Mirochnik ended his upbeat performance with a rapid departure for lunch, and the discussion continued at an increased pace because everyone else wanted to eat, too. The vector of attention shifted to various methods of delivering content, as soon as it became clear to everyone that digital media at this point can only survive on advertising money. Catherine Bazilevskaya (Look At Me) spoke proudly about an elegant solution that has enabled her company's websites to look good on the Internet: instead of needing to have applications for various mobile operating systems, designers have created layouts for sites so that they look fantastic on all browsers - desktops, smartphones and tablets too. The product they developed turned out to be so successful that LAM turned it into an editing program, which they intend to sell to interested websites. Along with this program, they will offer the services of a special editorial manager whose duty it will be to streamline the daily operations of a team of journalists (at this point, the journalists in the room became noticeably perturbed).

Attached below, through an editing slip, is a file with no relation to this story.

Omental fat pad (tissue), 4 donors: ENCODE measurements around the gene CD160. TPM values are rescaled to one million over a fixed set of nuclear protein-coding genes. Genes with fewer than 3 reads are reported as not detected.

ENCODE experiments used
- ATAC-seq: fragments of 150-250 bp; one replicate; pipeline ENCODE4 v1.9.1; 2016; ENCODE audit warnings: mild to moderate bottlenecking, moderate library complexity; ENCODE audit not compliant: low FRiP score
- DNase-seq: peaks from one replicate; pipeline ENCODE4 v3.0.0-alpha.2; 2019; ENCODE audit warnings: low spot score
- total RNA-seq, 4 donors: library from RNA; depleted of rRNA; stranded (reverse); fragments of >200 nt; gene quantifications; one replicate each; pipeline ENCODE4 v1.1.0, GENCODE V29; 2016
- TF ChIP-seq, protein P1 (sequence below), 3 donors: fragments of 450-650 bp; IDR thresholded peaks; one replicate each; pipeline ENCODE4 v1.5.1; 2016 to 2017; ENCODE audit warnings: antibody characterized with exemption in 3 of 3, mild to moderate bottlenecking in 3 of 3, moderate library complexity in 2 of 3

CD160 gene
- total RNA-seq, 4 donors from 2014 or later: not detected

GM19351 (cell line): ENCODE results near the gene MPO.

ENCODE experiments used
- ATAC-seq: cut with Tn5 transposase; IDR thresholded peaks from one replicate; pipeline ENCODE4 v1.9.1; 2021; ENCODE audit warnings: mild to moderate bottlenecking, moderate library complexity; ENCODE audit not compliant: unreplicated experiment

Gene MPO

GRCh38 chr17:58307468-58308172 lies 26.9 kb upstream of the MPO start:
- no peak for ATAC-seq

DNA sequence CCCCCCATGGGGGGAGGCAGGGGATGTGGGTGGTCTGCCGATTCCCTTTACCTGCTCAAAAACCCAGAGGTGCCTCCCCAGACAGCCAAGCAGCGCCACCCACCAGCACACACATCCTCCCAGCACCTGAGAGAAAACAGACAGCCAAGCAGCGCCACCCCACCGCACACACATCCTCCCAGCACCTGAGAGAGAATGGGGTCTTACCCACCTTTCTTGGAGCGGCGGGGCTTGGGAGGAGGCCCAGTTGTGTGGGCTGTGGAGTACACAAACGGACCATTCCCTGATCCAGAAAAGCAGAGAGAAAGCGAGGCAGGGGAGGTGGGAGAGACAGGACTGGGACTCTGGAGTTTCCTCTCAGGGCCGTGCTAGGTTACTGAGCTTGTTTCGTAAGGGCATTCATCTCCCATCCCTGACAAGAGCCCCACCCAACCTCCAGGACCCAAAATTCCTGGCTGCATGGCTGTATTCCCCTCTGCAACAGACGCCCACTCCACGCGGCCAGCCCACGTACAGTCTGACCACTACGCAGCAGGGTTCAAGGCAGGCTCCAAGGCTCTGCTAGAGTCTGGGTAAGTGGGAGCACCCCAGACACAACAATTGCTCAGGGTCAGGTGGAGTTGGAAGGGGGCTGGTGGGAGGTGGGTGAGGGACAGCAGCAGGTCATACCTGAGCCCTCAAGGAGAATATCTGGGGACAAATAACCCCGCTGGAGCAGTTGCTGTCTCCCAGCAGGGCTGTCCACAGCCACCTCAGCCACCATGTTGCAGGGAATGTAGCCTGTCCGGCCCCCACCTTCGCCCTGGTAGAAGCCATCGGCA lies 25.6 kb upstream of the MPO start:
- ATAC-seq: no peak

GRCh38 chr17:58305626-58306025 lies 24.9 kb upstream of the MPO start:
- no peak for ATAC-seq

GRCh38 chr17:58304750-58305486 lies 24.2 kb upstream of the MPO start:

Dmitry Navosha, the general director of Sports.ru, confidently explained that right now, the most important thing for new media to focus on is not so much the creation of content, as the development of methods for delivering it, if only because two-thirds of the advertising money in Russia goes not to content generators, but rather to content distributors. And access is the most important thing, not to mention fragmentation, insofar as everyone's demand is different, and it's impossible to grab and pull in viewers, for example, with just the content on the homepage of a website. Dmitry gave the example of his own company, which strives to personalize how content is delivered as much as possible - so that, in plain terms, a Manchester United fan will be able, through the site and mobile application, to get absolutely all the information there is about his favorite team as soon as it appears on the site. Thanks to this, the advertising toolkit which has ended up in the hands of Sports.ru has grown threefold. At present the company has about 50,000 content streams, a fairly large percent of which is user-generated, and the financial returns from it have been large enough that the company's directors aren’t particularly worried about the current decrease in advertising rates. And Novosha’s words were affirmed by Ben Huh, who cautioned against being too dependent on the platforms of other companies; you have to build your own technologies for the delivery of content. Otherwise, the future won't be very bright at all.